With a per capita GDP of almost $6,000, China is ranked the 80th wealthiest nation in the world. This indicates that despite its position as the second-largest country in terms of size, in terms of well-being, China is in fact still quite a poor country. Some unreliable statistics state that almost 90 percent of the national GDP is controlled by just 10 percent of the population. In a country where the communist ideology advocated “absolute equality among people,” which dominated for at least 50 years starting in the early 1950s, how could such a one-sided development in terms of income inequality emerge? Under such a regime, which has been increasingly characterized by crony capitalism, how can almost 1.5 billion people be kept together in peace or harmony? What would be the future of such a regime?
In my view, due to China's huge population, gigantic emerging market potential and quite a large land mass, these questions are critical not only for China but also for the rest of the world.
In a workshop organized by the İstanbul-based Dialogue Eurasia Platform (DA), an NGO operating across the Eurasian region with participants from several countries and Marmara University, we had the chance to come together with many social scientists from Chinese universities and research centers to exchange ideas regarding the future course of China as well as its relationship with Turkey.
Professor Hu Wei, dean of the School of International and Public Affairs at Shanghai Jiao Tong University, in his presentation “China's Political Development: Retrospect and Prospect,” discussed some of the questions asked above.
Mao's China (1949-1976) was a “Leninist party-state” with an overwhelming ideology and charismatic leadership. Moreover, this system survived with a dominant party (controlling the government, army, economy and society along with a planned economy), strict organization and discipline (iron discipline) and also a dictatorship of the proletariat.
As is known, China's reform and the opening-up of its economy began when Deng Xiaoping came to power in 1978 after defeating the Maoist faction within the party. With his reforms and opening, China has recorded almost 9.9 percent real (official) economic growth per annum for the last 30 years. Growth at such a pace had never been seen before in modern history. With its almost 10 years of double-digit growth in the 1960s, Japan overtook Germany by the early 1970s, becoming the second largest economy in the world after the US, and remained there until it was surpassed by China in 2010.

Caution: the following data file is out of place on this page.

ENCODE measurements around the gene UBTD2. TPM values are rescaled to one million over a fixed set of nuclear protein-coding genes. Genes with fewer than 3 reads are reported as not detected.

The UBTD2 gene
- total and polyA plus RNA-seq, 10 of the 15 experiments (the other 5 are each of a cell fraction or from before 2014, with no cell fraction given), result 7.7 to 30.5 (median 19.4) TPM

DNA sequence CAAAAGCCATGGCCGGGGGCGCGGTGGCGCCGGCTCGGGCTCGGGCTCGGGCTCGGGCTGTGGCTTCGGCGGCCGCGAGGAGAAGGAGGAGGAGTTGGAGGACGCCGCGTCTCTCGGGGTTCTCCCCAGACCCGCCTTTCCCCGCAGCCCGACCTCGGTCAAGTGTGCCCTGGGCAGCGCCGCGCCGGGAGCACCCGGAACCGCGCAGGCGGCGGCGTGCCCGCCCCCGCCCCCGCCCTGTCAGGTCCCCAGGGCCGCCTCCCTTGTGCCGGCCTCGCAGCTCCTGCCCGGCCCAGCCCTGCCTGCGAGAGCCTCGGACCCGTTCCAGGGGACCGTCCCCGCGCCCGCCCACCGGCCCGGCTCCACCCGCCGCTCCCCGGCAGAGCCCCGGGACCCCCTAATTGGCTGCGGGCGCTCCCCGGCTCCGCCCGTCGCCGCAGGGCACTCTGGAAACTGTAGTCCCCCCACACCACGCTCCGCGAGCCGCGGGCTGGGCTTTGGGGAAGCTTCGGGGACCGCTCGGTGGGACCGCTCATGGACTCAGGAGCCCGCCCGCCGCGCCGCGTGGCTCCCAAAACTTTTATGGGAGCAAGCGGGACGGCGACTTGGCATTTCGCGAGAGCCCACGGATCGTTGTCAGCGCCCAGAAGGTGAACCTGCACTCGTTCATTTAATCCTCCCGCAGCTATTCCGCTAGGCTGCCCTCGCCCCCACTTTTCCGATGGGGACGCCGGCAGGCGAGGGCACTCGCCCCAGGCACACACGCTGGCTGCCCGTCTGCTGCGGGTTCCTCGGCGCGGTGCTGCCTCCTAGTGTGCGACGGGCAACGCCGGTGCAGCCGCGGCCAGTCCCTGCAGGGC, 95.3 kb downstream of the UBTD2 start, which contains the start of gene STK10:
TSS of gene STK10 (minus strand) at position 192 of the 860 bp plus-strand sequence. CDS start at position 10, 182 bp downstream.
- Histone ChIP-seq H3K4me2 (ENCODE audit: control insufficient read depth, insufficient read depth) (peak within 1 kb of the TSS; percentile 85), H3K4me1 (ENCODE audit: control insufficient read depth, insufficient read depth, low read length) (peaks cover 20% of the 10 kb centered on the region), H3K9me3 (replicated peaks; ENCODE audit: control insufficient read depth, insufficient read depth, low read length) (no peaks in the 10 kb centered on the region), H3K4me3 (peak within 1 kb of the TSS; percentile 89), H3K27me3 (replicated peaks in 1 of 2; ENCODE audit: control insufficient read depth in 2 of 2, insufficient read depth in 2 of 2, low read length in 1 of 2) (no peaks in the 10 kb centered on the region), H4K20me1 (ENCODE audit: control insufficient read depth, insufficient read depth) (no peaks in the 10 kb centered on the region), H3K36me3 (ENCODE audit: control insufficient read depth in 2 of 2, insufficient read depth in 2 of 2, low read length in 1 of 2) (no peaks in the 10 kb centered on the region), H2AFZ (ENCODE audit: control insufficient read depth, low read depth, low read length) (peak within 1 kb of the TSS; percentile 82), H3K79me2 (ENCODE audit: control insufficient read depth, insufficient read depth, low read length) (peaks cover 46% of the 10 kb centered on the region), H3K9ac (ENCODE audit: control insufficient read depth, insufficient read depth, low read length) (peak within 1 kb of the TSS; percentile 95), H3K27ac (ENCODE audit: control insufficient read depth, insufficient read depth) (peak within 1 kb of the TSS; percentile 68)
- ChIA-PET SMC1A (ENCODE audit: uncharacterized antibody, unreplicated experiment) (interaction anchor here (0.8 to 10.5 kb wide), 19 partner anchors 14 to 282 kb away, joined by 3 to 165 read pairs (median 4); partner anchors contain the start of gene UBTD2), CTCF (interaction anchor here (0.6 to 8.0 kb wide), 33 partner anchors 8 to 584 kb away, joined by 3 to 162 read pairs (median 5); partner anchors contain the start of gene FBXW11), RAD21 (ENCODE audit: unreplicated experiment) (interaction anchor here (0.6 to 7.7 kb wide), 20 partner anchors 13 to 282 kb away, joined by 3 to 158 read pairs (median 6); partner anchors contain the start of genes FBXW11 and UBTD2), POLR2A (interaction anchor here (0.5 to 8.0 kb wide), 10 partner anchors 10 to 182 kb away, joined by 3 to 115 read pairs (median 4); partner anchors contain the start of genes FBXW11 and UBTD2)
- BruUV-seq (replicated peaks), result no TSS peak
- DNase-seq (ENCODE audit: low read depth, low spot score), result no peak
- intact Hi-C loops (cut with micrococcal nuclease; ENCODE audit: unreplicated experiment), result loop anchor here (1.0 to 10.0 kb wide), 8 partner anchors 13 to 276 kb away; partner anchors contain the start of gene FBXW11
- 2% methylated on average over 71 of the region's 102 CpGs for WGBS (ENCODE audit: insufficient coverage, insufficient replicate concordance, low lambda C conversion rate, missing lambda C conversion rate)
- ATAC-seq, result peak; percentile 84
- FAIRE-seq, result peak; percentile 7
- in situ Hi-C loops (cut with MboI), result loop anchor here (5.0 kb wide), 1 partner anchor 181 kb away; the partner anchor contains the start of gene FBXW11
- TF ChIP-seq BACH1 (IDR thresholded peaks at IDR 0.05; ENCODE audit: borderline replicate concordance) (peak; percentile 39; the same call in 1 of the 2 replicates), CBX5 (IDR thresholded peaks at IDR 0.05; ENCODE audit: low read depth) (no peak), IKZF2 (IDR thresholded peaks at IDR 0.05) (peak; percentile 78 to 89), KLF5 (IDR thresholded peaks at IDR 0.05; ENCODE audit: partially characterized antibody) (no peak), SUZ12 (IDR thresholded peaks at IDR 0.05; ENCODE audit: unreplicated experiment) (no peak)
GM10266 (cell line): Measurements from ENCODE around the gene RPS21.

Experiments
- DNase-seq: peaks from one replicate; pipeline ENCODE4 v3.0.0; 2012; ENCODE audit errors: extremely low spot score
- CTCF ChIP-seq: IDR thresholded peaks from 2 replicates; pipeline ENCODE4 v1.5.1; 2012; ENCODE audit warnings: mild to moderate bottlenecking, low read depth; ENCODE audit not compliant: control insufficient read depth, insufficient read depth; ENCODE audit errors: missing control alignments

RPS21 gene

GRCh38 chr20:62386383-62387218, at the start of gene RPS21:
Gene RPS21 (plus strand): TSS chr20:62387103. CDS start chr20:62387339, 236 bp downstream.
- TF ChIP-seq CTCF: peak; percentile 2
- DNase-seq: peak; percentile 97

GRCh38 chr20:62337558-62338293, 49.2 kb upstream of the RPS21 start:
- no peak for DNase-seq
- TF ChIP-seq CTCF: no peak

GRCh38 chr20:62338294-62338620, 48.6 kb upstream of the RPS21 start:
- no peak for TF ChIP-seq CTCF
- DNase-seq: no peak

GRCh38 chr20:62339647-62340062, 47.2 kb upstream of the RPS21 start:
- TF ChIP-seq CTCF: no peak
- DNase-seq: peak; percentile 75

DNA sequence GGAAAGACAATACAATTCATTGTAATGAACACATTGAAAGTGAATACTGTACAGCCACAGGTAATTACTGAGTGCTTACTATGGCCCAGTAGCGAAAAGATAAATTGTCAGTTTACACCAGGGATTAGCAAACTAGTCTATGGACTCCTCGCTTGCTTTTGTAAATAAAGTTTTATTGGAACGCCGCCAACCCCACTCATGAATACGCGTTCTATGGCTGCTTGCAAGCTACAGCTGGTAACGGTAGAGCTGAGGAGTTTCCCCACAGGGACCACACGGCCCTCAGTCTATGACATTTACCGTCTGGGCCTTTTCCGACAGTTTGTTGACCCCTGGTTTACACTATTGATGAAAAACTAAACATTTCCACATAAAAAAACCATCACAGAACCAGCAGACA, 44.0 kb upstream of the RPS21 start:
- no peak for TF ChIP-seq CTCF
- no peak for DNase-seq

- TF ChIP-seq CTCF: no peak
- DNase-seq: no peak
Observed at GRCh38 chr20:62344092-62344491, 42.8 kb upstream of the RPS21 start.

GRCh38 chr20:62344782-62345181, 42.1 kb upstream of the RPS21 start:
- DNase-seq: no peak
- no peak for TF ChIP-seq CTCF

What were the characteristics of Deng's reforms that pushed China in such a way? There were three main principles behind the Chinese opening and reforms under the Deng regime. It represented a change from class struggle to economic construction, from isolationism to an opening to the outside world, from a planned economy to a market economy. In Professor Hu's terms, this period is marked by “marketization without democratization.” Relatively speaking, although there were still powerful leaders, this period saw no charismatic leadership. Again, there was still a dominant party, but it was not as strong as before due to market-oriented reforms. Also, notwithstanding massive propaganda, the foundations of the powerful ideology started to be undermined. Despite a sense of intra-party hierarchy being maintained, it was no longer an iron discipline. In this period, there was no dictatorship of the proletariat, but “democratic dictatorship” and “democratic centralism,” so to speak.